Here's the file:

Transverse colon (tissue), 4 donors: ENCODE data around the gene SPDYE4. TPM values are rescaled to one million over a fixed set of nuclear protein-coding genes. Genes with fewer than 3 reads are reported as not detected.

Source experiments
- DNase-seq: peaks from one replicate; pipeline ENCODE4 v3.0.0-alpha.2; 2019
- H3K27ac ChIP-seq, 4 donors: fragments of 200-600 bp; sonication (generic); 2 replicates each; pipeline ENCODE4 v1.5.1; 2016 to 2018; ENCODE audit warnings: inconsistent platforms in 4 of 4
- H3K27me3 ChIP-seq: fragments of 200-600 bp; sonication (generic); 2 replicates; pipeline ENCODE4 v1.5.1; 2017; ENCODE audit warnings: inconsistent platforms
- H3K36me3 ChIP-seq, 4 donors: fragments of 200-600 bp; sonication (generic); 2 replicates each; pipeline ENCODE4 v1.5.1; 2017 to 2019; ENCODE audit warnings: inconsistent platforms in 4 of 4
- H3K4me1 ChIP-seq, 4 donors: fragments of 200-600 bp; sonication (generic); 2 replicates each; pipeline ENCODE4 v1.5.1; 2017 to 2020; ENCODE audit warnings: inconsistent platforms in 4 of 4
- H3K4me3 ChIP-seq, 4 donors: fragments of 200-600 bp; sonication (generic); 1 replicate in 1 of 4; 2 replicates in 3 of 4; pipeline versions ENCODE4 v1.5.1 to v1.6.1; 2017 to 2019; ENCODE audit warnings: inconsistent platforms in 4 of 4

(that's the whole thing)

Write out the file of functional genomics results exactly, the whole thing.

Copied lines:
Transverse colon (tissue), 4 donors: ENCODE data around the gene SPDYE4. TPM values are rescaled to one million over a fixed set of nuclear protein-coding genes. Genes with fewer than 3 reads are reported as not detected.

Source experiments
- DNase-seq: peaks from one replicate; pipeline ENCODE4 v3.0.0-alpha.2; 2019
- H3K27ac ChIP-seq, 4 donors: fragments of 200-600 bp; sonication (generic); 2 replicates each; pipeline ENCODE4 v1.5.1; 2016 to 2018; ENCODE audit warnings: inconsistent platforms in 4 of 4
- H3K27me3 ChIP-seq: fragments of 200-600 bp; sonication (generic); 2 replicates; pipeline ENCODE4 v1.5.1; 2017; ENCODE audit warnings: inconsistent platforms
- H3K36me3 ChIP-seq, 4 donors: fragments of 200-600 bp; sonication (generic); 2 replicates each; pipeline ENCODE4 v1.5.1; 2017 to 2019; ENCODE audit warnings: inconsistent platforms in 4 of 4
- H3K4me1 ChIP-seq, 4 donors: fragments of 200-600 bp; sonication (generic); 2 replicates each; pipeline ENCODE4 v1.5.1; 2017 to 2020; ENCODE audit warnings: inconsistent platforms in 4 of 4
- H3K4me3 ChIP-seq, 4 donors: fragments of 200-600 bp; sonication (generic); 1 replicate in 1 of 4; 2 replicates in 3 of 4; pipeline versions ENCODE4 v1.5.1 to v1.6.1; 2017 to 2019; ENCODE audit warnings: inconsistent platforms in 4 of 4